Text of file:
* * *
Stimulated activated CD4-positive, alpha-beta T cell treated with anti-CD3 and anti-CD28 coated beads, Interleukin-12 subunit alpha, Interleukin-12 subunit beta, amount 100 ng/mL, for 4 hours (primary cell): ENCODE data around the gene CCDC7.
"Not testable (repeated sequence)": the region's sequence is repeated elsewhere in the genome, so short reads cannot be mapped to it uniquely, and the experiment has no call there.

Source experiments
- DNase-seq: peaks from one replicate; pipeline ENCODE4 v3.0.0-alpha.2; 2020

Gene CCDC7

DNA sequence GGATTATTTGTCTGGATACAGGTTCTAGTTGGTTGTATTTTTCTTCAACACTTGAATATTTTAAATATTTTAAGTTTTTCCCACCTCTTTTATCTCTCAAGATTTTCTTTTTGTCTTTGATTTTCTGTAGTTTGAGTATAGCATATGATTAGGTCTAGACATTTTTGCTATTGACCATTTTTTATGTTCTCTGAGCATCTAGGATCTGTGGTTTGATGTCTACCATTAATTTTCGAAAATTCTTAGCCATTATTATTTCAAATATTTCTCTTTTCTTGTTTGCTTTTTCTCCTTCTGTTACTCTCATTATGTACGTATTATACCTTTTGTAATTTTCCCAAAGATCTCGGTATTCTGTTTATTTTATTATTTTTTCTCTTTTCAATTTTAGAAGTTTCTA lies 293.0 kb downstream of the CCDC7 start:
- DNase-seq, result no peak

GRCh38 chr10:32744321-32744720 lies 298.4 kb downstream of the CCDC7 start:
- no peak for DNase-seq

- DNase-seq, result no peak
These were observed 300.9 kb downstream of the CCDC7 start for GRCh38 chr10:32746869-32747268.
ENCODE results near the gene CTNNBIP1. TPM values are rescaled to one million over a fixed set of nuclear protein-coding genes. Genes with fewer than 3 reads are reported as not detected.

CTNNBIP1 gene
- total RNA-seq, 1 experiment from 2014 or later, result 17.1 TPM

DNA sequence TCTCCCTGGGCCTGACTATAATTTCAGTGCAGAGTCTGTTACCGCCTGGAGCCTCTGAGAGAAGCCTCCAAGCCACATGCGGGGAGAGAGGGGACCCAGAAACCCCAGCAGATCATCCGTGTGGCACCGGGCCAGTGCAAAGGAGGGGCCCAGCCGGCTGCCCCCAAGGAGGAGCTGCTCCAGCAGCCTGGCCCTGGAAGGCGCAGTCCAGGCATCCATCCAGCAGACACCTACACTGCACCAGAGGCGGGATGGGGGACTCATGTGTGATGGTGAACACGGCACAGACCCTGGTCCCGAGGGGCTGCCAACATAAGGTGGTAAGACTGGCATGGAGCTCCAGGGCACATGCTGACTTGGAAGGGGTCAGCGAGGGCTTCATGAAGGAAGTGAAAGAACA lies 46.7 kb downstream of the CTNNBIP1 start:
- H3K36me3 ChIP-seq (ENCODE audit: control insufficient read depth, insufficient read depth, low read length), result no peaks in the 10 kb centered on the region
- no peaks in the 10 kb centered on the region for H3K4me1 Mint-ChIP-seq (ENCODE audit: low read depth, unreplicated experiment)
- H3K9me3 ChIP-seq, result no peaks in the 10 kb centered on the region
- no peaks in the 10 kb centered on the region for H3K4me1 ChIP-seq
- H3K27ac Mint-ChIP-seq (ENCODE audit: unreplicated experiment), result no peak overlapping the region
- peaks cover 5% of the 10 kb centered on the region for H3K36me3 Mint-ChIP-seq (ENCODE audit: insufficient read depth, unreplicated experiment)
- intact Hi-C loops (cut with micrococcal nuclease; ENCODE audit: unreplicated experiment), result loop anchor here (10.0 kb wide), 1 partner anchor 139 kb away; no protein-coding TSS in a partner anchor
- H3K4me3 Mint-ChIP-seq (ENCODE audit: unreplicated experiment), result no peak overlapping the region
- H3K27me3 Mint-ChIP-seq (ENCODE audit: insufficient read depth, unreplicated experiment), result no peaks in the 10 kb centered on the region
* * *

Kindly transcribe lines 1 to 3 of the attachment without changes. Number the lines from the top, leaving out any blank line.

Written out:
Stimulated activated CD4-positive, alpha-beta T cell treated with anti-CD3 and anti-CD28 coated beads, Interleukin-12 subunit alpha, Interleukin-12 subunit beta, amount 100 ng/mL, for 4 hours (primary cell): ENCODE data around the gene CCDC7.
"Not testable (repeated sequence)": the region's sequence is repeated elsewhere in the genome, so short reads cannot be mapped to it uniquely, and the experiment has no call there.

Source experiments